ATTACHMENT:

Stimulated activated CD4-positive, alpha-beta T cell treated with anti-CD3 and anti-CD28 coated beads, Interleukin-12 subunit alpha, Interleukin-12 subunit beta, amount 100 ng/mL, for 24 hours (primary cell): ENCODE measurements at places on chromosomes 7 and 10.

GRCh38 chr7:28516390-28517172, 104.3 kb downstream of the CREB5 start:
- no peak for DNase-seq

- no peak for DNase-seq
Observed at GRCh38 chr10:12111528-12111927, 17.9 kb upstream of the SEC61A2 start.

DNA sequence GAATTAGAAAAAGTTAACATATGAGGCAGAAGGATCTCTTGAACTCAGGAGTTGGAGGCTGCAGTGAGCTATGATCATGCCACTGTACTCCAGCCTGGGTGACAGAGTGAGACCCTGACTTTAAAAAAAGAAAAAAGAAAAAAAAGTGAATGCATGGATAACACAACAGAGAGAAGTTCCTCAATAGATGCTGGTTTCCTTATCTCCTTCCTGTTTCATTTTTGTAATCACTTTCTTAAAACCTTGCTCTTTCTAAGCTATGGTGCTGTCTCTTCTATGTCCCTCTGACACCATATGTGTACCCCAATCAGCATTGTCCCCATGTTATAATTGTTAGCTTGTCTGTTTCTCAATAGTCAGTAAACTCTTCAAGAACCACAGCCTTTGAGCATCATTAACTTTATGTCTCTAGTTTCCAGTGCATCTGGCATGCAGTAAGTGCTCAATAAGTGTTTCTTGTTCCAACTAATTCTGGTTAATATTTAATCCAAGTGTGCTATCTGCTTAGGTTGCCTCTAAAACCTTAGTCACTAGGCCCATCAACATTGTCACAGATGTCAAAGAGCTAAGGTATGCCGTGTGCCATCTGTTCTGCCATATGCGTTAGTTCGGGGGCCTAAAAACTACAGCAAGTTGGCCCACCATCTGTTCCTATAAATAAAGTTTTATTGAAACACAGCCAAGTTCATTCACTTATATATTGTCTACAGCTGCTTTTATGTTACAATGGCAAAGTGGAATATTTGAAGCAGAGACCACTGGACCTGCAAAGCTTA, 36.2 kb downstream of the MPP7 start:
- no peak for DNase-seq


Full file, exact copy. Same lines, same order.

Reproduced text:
Stimulated activated CD4-positive, alpha-beta T cell treated with anti-CD3 and anti-CD28 coated beads, Interleukin-12 subunit alpha, Interleukin-12 subunit beta, amount 100 ng/mL, for 24 hours (primary cell): ENCODE measurements at places on chromosomes 7 and 10.

GRCh38 chr7:28516390-28517172, 104.3 kb downstream of the CREB5 start:
- no peak for DNase-seq

- no peak for DNase-seq
Observed at GRCh38 chr10:12111528-12111927, 17.9 kb upstream of the SEC61A2 start.

DNA sequence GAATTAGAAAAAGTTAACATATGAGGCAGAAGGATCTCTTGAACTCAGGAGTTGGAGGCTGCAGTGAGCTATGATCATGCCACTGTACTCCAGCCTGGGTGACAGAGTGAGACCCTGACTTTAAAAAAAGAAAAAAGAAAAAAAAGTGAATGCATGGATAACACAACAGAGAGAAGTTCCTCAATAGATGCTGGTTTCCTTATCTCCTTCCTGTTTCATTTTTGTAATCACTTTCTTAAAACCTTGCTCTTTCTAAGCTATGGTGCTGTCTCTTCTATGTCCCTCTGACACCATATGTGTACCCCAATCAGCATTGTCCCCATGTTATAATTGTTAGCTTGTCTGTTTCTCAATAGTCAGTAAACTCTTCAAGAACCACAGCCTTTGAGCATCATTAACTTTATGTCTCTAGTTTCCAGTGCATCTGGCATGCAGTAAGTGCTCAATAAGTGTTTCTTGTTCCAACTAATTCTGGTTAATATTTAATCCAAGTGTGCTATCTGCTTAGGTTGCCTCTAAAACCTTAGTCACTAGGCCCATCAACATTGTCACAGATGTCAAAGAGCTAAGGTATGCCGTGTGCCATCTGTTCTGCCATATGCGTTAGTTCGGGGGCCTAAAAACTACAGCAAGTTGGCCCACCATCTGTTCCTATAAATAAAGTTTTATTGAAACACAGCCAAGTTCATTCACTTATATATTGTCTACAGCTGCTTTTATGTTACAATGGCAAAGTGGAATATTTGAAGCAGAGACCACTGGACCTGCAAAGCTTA, 36.2 kb downstream of the MPP7 start:
- no peak for DNase-seq